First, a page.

Lordsburg (detention facility)


We need your help! There is little available research or existing scholarship about the subject of this article. If you have information or sources that you can share, please help make the Encyclopedia better by contacting us at [email protected]

US Gov Name Lordsburg Internment Camp
Facility Type U.S. Army Internment Camp
Administrative Agency U.S. Army
Location Lordsburg, New Mexico (32.3500 lat, -108.7000 lng)
Date Opened June 15, 1942
Date Closed 1944
Population Description Held internees of Japanese ancestry transferred from numerous U.S. Army- and Departmen of Justice-run internment camps; also held German nationals, German and Japanese prisoners of war (POWs), as well as U.S. Army soldiers who had been convicted of various offenses.
General Description Located on 1,300 acres of desert land near Lordsburg in southwest New Mexico.
Peak Population 2,500
National Park Service Info
  • Held the U.S. Army's largest number of Issei internees with the population peaking at 1,500.
  • On July 27, 1942, Toshio Kobata and Hirota Isomura, two elderly Issei internees, were shot and killed by a guard who claimed they were running towards the fence to escape. The guard was tried and found not guilty by an army court-martial board even after many internees testified that Kobata and Isomura were both physically disabled. (See Homicide in camp.)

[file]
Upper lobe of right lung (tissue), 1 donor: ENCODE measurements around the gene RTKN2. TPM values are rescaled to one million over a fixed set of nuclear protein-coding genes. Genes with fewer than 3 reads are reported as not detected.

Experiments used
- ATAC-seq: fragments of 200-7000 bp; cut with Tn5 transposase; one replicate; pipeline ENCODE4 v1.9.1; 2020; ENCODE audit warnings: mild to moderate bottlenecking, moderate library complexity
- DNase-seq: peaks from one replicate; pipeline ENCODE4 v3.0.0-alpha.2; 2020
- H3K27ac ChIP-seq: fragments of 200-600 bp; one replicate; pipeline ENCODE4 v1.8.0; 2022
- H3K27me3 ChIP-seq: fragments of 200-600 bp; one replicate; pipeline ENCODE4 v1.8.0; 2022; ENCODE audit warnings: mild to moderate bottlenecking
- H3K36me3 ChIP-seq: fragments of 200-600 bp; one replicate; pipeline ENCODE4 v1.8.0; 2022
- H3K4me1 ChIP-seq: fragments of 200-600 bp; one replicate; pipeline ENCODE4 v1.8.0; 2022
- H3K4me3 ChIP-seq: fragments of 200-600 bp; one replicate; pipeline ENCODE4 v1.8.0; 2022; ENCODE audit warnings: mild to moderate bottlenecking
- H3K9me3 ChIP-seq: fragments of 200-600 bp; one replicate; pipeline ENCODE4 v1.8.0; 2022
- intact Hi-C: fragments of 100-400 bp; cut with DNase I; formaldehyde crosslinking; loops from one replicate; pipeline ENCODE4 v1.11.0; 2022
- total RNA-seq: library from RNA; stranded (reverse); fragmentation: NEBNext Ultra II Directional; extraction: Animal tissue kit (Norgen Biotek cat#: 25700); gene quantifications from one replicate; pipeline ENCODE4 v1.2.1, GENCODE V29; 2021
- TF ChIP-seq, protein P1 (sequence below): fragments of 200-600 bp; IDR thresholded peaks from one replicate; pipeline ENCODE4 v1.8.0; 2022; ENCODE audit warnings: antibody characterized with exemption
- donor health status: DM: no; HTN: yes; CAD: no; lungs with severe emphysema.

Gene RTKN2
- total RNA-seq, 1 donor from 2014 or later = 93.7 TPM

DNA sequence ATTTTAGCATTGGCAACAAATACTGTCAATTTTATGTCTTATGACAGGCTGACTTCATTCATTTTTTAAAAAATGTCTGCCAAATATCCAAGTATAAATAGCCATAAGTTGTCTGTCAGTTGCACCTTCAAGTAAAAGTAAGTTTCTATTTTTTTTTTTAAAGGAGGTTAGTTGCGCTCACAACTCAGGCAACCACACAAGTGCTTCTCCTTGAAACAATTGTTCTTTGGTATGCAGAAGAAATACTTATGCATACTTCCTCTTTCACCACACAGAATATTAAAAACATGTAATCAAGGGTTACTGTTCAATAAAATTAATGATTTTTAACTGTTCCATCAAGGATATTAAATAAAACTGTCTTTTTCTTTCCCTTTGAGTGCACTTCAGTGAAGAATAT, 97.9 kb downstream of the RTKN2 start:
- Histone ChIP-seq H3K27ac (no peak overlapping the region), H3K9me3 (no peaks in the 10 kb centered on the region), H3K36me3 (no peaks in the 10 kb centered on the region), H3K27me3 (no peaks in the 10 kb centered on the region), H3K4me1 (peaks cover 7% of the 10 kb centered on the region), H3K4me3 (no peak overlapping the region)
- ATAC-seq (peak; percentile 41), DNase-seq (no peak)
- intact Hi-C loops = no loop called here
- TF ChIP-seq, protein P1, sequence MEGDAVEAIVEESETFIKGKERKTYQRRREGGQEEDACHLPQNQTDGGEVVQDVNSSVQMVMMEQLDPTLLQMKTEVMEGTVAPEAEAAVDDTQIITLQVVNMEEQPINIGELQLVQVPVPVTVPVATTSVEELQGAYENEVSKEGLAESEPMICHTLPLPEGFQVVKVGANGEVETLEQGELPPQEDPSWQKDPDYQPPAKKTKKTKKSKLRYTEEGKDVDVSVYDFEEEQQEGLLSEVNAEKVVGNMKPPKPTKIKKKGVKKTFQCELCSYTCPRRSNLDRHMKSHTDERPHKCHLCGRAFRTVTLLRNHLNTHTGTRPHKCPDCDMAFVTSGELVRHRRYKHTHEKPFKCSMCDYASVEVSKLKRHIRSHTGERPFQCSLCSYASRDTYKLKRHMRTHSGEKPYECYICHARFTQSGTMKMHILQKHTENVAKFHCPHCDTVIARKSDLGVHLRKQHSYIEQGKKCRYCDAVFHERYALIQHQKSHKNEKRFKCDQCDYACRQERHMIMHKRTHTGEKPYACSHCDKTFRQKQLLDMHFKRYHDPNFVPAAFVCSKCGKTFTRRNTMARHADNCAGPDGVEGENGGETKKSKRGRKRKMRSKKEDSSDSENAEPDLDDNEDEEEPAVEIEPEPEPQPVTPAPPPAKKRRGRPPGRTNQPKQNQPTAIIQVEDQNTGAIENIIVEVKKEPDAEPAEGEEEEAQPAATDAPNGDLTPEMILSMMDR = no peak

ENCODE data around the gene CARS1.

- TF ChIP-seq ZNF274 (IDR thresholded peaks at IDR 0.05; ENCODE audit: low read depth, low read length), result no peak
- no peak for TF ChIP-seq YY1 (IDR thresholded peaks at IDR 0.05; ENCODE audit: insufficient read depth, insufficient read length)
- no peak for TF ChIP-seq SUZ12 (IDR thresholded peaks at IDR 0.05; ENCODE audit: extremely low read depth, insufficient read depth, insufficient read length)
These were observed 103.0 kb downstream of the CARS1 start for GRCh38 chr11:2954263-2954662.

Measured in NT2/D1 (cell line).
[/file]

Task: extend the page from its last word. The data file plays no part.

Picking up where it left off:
• On August 10, 1942, representatives from the U.S. State Department and Spanish Consulate visited at the request of internees who had been protesting work conditions since June. The Lordsburg military commander, Colonel Lundy, had been ordering internees to build military facilities in harsh conditions and without pay, a violation of the Geneva Convention. Protests had been met with threats and arrests.

For More Information

Culley, John J. "Trouble at the Lordsburg Internment Camp." New Mexico Historical Review 60.3 (July 1985): 225-48.

Litoff, Judy Barrett, and David C. Smith, eds. Since You Went Away: World War II Letters from American Women on the Home Front. New York: Oxford University Press, 1991. [Includes the letters of Somoko U. Iwata at Poston to her husband Shigezo at the Lordsburg Internment Camp.]